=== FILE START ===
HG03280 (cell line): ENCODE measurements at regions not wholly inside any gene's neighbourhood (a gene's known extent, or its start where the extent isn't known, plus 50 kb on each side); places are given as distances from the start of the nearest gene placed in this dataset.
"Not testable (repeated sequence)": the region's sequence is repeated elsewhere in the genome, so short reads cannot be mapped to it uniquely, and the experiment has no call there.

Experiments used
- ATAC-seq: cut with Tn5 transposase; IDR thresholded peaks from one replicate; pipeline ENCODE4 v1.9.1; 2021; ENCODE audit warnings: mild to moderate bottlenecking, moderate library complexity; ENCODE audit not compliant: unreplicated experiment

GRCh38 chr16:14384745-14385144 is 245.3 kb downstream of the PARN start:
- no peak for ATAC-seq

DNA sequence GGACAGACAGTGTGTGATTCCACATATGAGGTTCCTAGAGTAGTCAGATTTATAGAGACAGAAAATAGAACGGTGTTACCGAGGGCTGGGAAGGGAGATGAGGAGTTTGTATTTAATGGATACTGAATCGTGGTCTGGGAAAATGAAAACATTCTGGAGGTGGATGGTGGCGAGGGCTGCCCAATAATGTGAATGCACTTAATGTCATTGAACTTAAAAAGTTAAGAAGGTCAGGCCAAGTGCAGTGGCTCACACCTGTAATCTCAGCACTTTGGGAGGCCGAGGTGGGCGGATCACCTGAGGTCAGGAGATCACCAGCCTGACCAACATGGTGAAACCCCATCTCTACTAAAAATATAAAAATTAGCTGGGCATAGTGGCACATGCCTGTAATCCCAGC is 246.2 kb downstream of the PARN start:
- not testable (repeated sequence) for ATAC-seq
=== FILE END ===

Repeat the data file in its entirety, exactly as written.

HG03280 (cell line): ENCODE measurements at regions not wholly inside any gene's neighbourhood (a gene's known extent, or its start where the extent isn't known, plus 50 kb on each side); places are given as distances from the start of the nearest gene placed in this dataset.
"Not testable (repeated sequence)": the region's sequence is repeated elsewhere in the genome, so short reads cannot be mapped to it uniquely, and the experiment has no call there.

Experiments used
- ATAC-seq: cut with Tn5 transposase; IDR thresholded peaks from one replicate; pipeline ENCODE4 v1.9.1; 2021; ENCODE audit warnings: mild to moderate bottlenecking, moderate library complexity; ENCODE audit not compliant: unreplicated experiment

GRCh38 chr16:14384745-14385144 is 245.3 kb downstream of the PARN start:
- no peak for ATAC-seq

DNA sequence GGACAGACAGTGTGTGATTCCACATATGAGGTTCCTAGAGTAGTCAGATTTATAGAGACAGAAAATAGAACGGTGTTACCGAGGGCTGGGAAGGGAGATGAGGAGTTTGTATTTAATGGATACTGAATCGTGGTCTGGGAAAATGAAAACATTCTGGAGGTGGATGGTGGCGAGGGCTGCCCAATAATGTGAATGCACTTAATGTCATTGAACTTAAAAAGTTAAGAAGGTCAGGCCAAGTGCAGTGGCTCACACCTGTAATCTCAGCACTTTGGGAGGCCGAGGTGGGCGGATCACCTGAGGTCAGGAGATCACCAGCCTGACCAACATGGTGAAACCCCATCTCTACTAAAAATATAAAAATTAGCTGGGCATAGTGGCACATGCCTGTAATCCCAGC is 246.2 kb downstream of the PARN start:
- not testable (repeated sequence) for ATAC-seq